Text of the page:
By Orooj Hakimi
KABUL (Reuters) – In a small art gallery in the Afghan capital, Marzia Panahi watches as one of the young artists she has just employed applies paint to a framed felt canvas propped up against a easel.
Panahi, 21, set up the Namad Gallery at the height of the coronavirus pandemic in September.
Her aim was to revive the use of felt in art, to showcase her war-torn country’s creativity and to try to create jobs for young people hit hard by the pandemic and the economic crisis it has caused.
“When COVID-19 cases increased in Afghanistan, I saw how unemployment was getting higher, and when we realized how deadly poverty can be…I put together a team of young people so that we could at least be useful to ourselves and those around us, and become entrepreneurs,” she said.
The international relations student’s company now employs 10 people, including three artists, and sells paintings to local art lovers for between $100 and $200 each.
Afghanistan, where more than 60% of the population is below the age of 25, has struggled with high youth unemployment.
The pandemic has exacerbated its economic problems, with the World Bank predicting that more than 70% of the population will slip beneath the poverty line in 2020.
In addition to generating jobs, Panahi said she wanted to find a way of reintroducing felt to traditional arts and crafts in Afghanistan. Historically it had been produced to make carpets, she said, but in recent years its use had declined.
“Because people have turned to a more modern life and are no longer buyers of felt products, we wanted to make it possible to re-use felt in a variety of ways,” she explained.
Faiqa Sultani, a 27-year old artist, said she had initially felt depressed due to the lockdown and lack of opportunities, but since joining Namad her mood had improved.
“When I paint, it is a kind of expression of my feelings on canvas, paper, or felt that I enjoy,” she said.
“Painting on felt means that we can revive the old traditions and show people that we can use our Afghan resources and make our lives more beautiful.”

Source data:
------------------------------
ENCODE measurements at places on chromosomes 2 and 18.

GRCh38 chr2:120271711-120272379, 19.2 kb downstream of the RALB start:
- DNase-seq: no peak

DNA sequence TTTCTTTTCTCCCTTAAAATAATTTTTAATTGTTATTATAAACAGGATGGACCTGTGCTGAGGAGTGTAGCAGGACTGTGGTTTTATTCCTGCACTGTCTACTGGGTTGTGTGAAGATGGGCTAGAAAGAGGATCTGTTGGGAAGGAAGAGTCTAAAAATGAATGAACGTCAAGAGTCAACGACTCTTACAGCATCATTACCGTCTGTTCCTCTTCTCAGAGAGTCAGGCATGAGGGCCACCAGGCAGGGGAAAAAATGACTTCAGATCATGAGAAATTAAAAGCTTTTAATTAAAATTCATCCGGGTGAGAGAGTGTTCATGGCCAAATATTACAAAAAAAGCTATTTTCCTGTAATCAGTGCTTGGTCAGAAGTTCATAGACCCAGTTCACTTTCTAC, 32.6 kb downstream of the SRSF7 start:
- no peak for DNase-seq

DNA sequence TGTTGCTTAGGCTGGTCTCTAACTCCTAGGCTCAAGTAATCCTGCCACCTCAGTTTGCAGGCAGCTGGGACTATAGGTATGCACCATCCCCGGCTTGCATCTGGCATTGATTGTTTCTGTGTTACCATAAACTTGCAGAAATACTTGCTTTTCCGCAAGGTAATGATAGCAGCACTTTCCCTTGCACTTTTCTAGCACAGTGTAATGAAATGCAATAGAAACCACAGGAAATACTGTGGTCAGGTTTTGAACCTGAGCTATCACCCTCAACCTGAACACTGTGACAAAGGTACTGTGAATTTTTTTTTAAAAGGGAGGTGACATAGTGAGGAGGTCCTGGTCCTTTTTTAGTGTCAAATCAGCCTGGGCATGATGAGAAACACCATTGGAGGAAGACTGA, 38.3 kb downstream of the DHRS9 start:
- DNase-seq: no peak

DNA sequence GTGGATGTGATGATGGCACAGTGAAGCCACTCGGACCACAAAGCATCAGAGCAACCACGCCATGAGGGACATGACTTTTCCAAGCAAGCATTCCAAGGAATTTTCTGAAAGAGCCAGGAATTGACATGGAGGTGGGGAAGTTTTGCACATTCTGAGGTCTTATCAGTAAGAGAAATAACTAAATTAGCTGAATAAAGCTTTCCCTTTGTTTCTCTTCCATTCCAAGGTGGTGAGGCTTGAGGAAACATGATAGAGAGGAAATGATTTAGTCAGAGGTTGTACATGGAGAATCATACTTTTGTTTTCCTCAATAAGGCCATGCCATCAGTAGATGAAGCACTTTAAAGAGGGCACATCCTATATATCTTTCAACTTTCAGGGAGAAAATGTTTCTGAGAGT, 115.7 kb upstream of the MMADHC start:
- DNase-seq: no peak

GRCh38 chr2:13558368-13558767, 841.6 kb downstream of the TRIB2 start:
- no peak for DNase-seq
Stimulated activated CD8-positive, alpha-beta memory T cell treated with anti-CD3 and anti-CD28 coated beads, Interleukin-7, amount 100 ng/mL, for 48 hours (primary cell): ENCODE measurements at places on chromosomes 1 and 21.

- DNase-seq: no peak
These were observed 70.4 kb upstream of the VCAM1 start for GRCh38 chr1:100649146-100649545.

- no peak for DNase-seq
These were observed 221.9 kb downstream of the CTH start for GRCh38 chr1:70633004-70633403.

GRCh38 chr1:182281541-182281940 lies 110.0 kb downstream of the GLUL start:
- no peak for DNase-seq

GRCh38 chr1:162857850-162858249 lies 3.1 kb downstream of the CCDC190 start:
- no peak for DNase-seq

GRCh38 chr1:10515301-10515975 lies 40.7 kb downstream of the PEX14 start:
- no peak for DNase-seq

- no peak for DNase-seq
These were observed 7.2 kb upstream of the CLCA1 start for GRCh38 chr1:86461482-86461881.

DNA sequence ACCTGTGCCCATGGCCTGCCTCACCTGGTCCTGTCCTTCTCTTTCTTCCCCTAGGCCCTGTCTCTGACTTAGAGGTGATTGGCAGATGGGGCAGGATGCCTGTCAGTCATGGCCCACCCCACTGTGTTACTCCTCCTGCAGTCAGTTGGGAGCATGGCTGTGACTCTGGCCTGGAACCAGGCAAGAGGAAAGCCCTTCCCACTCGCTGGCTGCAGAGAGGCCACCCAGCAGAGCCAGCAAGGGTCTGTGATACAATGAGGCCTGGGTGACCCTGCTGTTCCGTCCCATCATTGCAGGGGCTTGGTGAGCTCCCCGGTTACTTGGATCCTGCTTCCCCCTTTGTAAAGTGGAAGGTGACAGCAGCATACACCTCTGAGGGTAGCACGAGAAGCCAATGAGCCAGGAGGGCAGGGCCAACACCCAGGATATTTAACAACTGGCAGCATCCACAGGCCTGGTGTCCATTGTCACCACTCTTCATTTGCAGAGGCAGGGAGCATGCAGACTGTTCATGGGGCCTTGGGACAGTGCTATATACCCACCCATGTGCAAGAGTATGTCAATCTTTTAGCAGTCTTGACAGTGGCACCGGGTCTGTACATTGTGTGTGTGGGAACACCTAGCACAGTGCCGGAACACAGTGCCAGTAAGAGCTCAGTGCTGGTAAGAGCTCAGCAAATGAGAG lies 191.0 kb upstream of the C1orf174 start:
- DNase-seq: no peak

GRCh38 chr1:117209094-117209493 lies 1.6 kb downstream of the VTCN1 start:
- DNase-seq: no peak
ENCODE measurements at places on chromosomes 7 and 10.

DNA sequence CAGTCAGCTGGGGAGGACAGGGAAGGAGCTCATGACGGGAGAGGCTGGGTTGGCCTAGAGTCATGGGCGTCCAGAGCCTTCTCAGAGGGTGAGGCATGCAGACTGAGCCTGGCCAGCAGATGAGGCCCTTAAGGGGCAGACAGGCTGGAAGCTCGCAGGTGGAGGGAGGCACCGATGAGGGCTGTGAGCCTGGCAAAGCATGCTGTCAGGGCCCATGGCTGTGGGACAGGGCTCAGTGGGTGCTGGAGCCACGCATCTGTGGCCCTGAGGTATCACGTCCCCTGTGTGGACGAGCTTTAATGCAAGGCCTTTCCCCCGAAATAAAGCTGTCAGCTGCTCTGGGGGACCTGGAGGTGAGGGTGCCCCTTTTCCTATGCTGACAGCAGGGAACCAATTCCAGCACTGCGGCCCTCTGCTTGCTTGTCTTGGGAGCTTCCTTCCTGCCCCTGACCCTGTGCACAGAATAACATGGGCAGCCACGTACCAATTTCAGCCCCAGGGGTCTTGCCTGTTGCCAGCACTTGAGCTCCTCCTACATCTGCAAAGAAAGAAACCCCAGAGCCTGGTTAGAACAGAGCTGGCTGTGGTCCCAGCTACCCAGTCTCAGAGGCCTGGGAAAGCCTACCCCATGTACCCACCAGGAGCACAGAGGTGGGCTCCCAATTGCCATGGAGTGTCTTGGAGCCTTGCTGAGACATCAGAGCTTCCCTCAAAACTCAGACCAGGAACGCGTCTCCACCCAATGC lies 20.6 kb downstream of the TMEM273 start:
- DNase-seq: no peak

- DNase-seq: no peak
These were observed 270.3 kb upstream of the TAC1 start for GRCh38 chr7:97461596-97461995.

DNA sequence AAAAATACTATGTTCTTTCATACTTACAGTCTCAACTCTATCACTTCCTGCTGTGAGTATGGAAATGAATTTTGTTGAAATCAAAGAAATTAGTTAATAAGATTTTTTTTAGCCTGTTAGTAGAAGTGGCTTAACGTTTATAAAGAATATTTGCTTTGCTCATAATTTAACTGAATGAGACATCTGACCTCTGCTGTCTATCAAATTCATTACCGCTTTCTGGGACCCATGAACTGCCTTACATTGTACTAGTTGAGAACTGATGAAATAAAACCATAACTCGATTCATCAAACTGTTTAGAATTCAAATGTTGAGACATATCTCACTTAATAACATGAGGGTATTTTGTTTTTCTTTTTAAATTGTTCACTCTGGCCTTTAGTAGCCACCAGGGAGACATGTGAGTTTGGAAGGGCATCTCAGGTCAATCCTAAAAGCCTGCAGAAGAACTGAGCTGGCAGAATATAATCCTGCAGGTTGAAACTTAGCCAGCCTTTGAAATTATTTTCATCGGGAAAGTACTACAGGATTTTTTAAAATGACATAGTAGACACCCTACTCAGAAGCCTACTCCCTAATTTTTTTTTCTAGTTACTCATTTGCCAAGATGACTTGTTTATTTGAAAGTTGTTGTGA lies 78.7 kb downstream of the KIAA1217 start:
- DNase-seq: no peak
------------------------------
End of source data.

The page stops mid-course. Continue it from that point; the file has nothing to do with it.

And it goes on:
(Reporting by Orooj Hakimi and Hameed Farzad; Writing by Charlotte Greenfield; Editing by Mike Collett-White)
New art hub set up in North Bay's downtown to support local artists – CTV Toronto
Northern Ontario artists now have a co-operative hub to create and sell their artwork in downtown North Bay at Gateway To The Arts.
From paintings on the wall to balloon art on display, a group of 11 northern Ontario artists put their heads together in Feb. to come up with the plan.
“There’s very limited affordable space in the city for artists to work in, said Karrie Emms, one of the group’s founders. “When you want to rent a studio, you’re looking at a hefty chunk of change.”
Emms is one of the 11 artists involved. She paints, is involved in sketch-work and also teaches during paint nights. There are studios in the lower level of the facility, as well as workshop space where the member artists can prepare their works.
“We have five rental studios downstairs,” said Emms. “We planned for COVID-19. We thought if we use the studios, that covers our bills.”
Emms and the other artist members celebrated the official opening of Gateway To The Arts at 151A Main Street on the weekend.
Balloon artist Anne Brule is part of the artisan co-op and was always fascinated with balloon art ever since she read about the world’s largest non-round balloon sculpture in the world. It depicts two soccer players challenging for a ball and is completely made of balloons.
“You can make clothes (with the balloons), you can make all sorts of different things,” said Brulé. “I made a Métis sash for Le Carnival a couple of years ago and it just really opened up so many possibilities.”
The space will also be intended to help young and upcoming artists hone in on their skills and support their talent, as well as help them with resumes and portfolios in hopes of finding a job in the arts.